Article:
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Japanese Canadian Analysis

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But Miki also employs an example from Kogawa 's Obasan. He acknowledges that in the novel, Aunt Emily is able to see through the discourse of war and national security and detect the ambiguity of the term ' 'evacuation ' ' (52): ' ' ' 'It was an evacuation all right, ' ' Aunt Emily said. ' ' Just plopped here in the wilderness. Flushed out of Vancouver. Like dung drops. Maggot bait ' ' (Kogawa 139). Here, Emily not only picks up upon the euphemism of the term (Miki 50) but also expresses the implications that the relocation of Japanese Canadian presents, namely that Japanese Canadians are seen as a lower kind of people, which is also reflected in Emily 's description of the internment centre at Hastings Park that she relates to her sister…show more content…
She also knows who is responsible for this, Canadian politicians, and she wants them to be punished. Her repeated mentioning of the RCMP, the Royal Canadian Mounted Police, in relation to the internment and the implementation of restrictions (Kogawa 97- 130) reiterates the notion of the awareness that the government does not thunk of Japanese Canadians as equals.

Another aspect the novel emphasises is the separation of families. The reader follows Naomi, Stephen, Uncle Sam and Obasan to the ghost town of Slocan City. They are now separated from Aunt Emily, Naomi 's father and their grandparents. The latter do arrive in Slocan City and want to live there, too, yet they are not allowed to:

I [Naomi] know they wanted to stay with us. But an ambulance took them away. Stephen says it takes a whole hour to drive the twisting twenty miles from Slocan to New Denver, where they are. Obasan held Grandma Nakane 's hand tightly until the driver came to close the ambulance door. Grandpa Nakane strained to sit up and tried to smile as he waved goodbye to Stephen and me […]. None of us spoke. (Kogawa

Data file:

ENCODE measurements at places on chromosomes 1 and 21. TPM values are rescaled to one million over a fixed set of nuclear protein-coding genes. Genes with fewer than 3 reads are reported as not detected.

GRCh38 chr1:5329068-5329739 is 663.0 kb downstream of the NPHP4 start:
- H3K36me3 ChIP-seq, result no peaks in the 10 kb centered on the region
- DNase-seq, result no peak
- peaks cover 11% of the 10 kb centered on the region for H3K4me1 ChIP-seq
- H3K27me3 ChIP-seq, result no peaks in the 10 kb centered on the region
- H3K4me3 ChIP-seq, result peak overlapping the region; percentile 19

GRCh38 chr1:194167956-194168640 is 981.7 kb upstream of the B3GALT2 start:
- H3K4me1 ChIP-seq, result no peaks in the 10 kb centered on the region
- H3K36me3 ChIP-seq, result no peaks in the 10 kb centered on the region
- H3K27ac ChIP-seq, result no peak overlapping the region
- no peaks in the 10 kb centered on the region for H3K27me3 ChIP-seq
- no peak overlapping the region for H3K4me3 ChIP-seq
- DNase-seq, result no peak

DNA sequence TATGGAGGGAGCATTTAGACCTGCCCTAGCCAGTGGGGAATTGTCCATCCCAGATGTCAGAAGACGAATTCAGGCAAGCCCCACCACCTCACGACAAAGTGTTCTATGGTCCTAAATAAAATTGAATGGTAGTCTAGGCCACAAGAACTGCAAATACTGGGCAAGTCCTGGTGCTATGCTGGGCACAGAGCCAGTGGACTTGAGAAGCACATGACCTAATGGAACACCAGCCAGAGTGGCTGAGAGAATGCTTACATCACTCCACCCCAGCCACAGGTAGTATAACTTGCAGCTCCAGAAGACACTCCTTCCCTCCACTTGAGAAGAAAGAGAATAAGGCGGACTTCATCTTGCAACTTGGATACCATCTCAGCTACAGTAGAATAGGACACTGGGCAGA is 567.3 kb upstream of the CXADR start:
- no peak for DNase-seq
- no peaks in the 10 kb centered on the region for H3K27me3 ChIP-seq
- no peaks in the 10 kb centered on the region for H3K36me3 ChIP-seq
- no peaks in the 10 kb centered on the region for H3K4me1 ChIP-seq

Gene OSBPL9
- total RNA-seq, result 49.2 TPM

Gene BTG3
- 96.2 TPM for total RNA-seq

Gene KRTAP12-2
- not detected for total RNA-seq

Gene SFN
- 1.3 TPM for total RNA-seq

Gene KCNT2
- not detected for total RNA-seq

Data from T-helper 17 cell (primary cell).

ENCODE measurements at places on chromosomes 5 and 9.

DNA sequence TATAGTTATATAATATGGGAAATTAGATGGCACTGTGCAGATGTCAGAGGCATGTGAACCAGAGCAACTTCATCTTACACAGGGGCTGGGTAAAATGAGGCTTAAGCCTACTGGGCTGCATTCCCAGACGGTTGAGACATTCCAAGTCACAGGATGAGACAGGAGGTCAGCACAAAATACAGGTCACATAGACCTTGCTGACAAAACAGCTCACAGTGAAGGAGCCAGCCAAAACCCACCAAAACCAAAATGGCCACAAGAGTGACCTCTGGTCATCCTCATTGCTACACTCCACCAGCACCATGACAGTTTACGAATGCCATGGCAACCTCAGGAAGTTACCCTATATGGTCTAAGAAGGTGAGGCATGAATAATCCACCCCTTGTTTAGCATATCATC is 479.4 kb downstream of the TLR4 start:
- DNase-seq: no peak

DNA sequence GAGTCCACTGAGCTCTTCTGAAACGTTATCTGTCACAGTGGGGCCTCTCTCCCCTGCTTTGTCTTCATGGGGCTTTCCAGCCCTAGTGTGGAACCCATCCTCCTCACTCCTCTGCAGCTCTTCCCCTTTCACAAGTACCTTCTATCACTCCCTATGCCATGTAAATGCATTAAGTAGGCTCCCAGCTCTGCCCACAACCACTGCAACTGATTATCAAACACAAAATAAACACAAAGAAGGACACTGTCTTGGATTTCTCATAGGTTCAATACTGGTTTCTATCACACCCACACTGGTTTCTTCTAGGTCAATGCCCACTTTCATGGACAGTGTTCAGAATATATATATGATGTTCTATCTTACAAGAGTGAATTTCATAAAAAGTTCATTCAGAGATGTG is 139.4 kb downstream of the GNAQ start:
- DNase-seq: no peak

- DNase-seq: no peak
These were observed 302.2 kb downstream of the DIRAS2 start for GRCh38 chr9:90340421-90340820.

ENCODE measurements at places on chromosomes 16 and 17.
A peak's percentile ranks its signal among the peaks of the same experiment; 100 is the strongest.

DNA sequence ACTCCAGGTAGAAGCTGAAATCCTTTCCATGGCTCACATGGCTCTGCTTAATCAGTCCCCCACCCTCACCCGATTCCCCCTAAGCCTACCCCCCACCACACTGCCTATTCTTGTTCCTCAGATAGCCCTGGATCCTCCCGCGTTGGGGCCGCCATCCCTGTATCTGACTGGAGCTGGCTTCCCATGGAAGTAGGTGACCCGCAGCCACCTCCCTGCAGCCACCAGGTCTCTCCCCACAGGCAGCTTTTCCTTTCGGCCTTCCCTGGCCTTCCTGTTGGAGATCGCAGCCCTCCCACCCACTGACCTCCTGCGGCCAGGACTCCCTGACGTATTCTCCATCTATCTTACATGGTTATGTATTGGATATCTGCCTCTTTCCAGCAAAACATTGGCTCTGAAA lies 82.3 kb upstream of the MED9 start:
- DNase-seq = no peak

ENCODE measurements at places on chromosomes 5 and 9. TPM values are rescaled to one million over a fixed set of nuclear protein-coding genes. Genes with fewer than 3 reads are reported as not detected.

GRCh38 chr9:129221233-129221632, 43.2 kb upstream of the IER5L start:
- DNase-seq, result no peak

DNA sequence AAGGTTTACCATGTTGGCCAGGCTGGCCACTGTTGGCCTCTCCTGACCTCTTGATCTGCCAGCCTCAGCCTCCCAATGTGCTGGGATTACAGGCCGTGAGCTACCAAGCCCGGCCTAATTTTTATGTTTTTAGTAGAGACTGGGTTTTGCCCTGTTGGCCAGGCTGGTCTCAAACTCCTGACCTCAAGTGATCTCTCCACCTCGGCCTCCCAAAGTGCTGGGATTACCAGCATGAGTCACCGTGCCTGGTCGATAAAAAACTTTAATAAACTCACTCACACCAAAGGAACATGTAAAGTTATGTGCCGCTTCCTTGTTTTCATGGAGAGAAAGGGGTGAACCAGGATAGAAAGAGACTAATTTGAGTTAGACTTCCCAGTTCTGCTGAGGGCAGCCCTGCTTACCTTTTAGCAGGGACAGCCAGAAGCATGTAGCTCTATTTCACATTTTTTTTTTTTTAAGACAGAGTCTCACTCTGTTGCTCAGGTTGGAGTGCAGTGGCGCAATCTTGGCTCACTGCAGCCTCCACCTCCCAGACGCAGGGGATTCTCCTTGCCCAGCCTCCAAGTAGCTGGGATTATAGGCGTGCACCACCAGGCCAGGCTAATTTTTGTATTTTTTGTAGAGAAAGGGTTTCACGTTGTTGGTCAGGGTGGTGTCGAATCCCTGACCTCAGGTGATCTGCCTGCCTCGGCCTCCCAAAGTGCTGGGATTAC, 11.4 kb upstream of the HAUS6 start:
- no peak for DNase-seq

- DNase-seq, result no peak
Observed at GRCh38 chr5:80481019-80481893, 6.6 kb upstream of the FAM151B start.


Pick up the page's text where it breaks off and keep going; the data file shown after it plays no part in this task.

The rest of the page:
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The reader gets a glimpse of the emotions involved in this parting: Obasan who will not let go of Grandma Nakane 's hand or the forced attempt of happiness on Grandpa Nakane 's side. It might strike the reader as strange that there is not an open exchange of emotions but Naomi explains this attitude just a few lines later: ' ' We must always honor the wishes of others before our own. We will make the way smooth by restraining emotion. Though we might wish Grandma and Grandpa to stay, we must watch them go ' ' (Kogawa 151). The characters in Obasan seem to employ the restraint of emotions as a coping mechanism for the injustices they have to endure.

Another striking fact is Naomi 's description of life in Slocan. Although she is sad at first that she had to leave her home behind (Kogwa 151), her account of life in a ghost town is not purely negative. She remembers enjoying Stephen 's music, the arrival of her Uncle, the changing of winter to spring, playing in the forest (Kogawa 140- 204). This presents one striking difference between the description of ghost towns in reported history and in
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